Alice Bernstein - Journalist & Aesthetic Realism Associate

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Roseanne Backstedt in Group Show
at the Terrain Gallery

By Alice Bernstein

Paintings by artist Roseanne Backstedt whose studio is in Port Jervis, New York are in the group exhibition at the Terrain Gallery, “Line-Shape-Color, the Artistic & Human Drama,” opening on Wednesday, September 12, 6-8 PM at 141 Greene Street in Manhattan's SoHo district. This show, which runs through November, features works by 10 artists, in various styles and media: Richard Sloat, Rolph Scarlett, Su-Li Hung, Chaim Koppelman, Selina Trieff, Tom Kranjac, Dorothy Koppelman, Benedicte Caneill, James Juthstrom, and Ms. Backstedt.

Now celebrating its 52nd year, the Terrain Gallery, which is part of the not-for-profit Aesthetic Realism Foundation, is among the world's distinguished and avant garde art centers. Since it opened in 1955, its exhibitions have honored art, past and present, and in all media. The Terrain's motto, a statement by Eli Siegel, founder of Aesthetic Realism, “In reality opposites are one; art shows this,” has informed the conception, selection, and hanging of work, and is the source of lively, deep commentary integral to every exhibition.

In the 1960s, Roseanne Backstedt studied painting at the San Francisco Art Institute with William Wiley, Tom Holland, Jack Jefferson and William Morehouse. She then studied with Morris Yarowsky at the University of Oregon where she also taught at the Maude Kearns Art Center. Her study of Aesthetic Realism began in 1976 in consultations with the teaching trio The Kindest Art in New York City. “I began to learn,” she says, “that my intention as an artist was to put opposites together, and that this was also my intention in life.” Ms. Backstedt's study continues today at the Aesthetic Realism Foundation where she attends “The Visual Arts and the Opposites” a museum/gallery class taught by artist Marcia Rackow, and The Critical Inquiry, where works in progress by visual artists are discussed by Dorothy Koppelman, painter and founding director of the Terrain Gallery.

Says Roseanne Backstedt: “It was a joy to comprehend myself and my work—to see that the opposites connected many styles I had worked in. I love trees, mountains, rivers, triangles, squares, circles, and shapes of all kinds. I began exploring what was inside the shape and what was outside. Inside and outside are opposites I am trying to put together as a self. I love learning from Aesthetic Realism that the purpose of life is to like the world through knowing it, and this is the purpose of art. Studying this is a beautiful way to spend one's life.”
Roseanne Backstedt. Photo credit: Barbara Singer

Roseanne Backstedt 's paintings have been exhibited in galleries, universities, and alternative spaces in New York, Oregon, California, Pennsylvania, and Germany, as well as on New York City subway panels; and have been reproduced in newspapers, books, and ArtSpeak magazine. Her work has been shown since 1991 at the Ceres Gallery which is run by women artists. In 1999, there was a performance at Ceres by interpretive dancers representing her paintings. In 2005 Walter Wickiser Gallery ( New York ) published a book of Ms. Backstedt's large and small paintings, Pathway, with comments by the artist and a preface by David Cleveland, a regular reviewer for ArtNews.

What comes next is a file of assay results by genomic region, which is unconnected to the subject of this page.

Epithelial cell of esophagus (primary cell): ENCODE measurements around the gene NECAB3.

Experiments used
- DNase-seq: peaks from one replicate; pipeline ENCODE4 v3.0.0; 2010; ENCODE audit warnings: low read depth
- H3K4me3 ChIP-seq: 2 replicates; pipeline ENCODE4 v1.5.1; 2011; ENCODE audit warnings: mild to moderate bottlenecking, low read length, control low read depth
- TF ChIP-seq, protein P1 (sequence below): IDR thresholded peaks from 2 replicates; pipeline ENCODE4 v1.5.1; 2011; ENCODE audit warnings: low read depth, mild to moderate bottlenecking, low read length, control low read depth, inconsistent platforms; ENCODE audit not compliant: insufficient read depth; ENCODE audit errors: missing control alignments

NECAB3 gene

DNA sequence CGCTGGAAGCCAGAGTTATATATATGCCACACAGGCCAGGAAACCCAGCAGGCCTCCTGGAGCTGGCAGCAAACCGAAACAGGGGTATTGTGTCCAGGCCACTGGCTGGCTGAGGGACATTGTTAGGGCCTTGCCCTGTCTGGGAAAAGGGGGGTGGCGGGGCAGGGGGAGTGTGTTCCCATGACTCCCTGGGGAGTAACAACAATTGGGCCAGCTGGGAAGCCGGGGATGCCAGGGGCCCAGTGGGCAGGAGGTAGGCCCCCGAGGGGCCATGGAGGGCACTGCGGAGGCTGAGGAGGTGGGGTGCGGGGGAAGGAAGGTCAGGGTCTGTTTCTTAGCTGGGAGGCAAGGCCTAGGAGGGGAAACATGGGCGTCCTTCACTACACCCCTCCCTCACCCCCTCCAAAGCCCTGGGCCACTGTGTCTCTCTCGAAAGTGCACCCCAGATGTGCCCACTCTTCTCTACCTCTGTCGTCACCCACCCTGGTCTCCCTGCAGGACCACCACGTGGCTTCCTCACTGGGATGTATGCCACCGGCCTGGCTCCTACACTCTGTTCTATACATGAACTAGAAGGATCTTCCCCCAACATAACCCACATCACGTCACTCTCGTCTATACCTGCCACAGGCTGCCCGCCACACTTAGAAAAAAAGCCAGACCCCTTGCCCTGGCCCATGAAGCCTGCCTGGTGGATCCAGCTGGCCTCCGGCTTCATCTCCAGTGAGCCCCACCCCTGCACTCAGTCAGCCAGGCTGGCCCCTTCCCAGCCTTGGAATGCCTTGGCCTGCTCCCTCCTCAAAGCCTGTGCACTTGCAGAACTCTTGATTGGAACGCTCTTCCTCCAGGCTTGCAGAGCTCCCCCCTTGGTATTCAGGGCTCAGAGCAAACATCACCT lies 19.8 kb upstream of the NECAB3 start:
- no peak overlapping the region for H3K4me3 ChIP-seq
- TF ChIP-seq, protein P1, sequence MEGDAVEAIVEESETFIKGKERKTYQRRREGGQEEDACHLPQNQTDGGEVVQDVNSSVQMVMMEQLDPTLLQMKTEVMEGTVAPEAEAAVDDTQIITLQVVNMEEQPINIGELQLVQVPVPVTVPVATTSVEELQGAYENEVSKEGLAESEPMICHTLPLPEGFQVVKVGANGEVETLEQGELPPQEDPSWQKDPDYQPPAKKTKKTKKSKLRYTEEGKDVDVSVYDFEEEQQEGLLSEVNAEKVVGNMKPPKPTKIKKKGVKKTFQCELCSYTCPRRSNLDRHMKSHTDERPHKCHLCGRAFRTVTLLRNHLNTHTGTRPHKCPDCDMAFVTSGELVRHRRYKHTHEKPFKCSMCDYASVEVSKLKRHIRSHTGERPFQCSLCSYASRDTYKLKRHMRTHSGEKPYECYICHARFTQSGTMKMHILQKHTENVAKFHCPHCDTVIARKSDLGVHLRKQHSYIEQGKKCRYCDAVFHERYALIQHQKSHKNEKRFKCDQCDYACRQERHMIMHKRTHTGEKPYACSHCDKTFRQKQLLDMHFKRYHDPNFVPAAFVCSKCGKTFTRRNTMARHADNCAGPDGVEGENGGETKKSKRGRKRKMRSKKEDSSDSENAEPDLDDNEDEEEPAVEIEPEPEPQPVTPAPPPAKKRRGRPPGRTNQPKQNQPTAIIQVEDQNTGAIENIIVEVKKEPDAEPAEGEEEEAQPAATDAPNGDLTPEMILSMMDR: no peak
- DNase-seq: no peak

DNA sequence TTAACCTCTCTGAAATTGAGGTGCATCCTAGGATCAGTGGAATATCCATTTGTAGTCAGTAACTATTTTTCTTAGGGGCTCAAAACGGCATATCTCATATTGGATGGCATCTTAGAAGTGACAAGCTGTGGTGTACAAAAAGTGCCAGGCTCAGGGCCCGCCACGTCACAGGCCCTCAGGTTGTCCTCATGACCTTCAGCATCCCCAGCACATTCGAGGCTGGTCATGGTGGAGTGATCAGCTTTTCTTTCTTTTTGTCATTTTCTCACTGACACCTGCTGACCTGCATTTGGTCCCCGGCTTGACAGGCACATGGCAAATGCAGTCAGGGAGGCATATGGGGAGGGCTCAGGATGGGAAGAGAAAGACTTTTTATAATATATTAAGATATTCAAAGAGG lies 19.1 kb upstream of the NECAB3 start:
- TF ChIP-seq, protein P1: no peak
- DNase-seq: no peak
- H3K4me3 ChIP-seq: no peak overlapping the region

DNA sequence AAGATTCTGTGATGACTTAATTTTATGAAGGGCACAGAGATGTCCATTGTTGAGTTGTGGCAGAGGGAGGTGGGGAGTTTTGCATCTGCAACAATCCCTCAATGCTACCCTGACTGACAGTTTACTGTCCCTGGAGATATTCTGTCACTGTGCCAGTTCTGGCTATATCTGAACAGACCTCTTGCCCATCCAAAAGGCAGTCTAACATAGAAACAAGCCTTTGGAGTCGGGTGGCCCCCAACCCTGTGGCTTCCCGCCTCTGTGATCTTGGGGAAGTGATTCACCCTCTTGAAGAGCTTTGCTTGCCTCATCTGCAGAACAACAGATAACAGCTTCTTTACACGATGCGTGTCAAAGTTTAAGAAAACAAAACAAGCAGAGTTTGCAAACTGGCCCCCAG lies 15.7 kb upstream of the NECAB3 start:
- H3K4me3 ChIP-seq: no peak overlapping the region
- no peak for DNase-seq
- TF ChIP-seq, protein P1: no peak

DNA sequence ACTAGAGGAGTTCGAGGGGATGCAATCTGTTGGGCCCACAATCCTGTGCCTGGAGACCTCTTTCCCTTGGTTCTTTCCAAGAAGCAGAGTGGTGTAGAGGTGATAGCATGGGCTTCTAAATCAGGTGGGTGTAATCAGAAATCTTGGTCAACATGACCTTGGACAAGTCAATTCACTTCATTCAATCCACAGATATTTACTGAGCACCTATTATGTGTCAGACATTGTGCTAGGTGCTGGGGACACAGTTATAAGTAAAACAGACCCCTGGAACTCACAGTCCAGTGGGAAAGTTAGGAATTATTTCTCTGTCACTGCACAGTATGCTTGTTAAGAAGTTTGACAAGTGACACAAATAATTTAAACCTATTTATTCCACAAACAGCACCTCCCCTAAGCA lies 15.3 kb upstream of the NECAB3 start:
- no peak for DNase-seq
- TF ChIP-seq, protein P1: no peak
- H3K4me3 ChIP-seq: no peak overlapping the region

The earth, sky, land, and nature of Port Jervis and nearby locales in New York-New Jersey-Pennsylvania are subjects in many of Ms. Backstedt's paintings—including Intense Departure on view at the Terrain. In this acrylic on unstretched canvas (90” x 72”), a sunset glow reveals fall's departure. As a few leaves delicately cling to branches and greens change to browns, a vibrant swath of brilliant orange paint—below earth and on top at once—intensifies the scene and surprisingly also gives it repose. In Water & Smoke, acrylic on canvas (18” x 18”), the artist shows the subtle and exciting sameness and difference of natural and manmade forms and colors, arising from the landscape of Milford Beach in Pennsylvania.

These sentences from The Opposites Theory by Eli Siegel, quoted in the announcement for “Line-Shape-Color, the Artistic & Human Drama” are an indispensable guide to our enjoyment and comprehension of what we see:

“Shapes widen and narrow; come to a point and curve; rise, fall—and these things we do too. The drama of colors and shapes and lines is humanity's drama. The intensification and muting of color in art go for one thing; and we wish that intensity and lessening go for one thing in us. How this can be, we mightily want to find out, and art can tell us.”

The works at the Terrain, figurative and abstract, should be seen by all people hoping to understand what art can mean in their lives! For hours and further information, call (212) 777-4490, and visit the website TerrainGallery.org

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© 2004, 2007 by Alice Bernstein. For permission to reprint please contact me by
email: Ajoybern@nyc.rr.com, or call  (212) 691-2978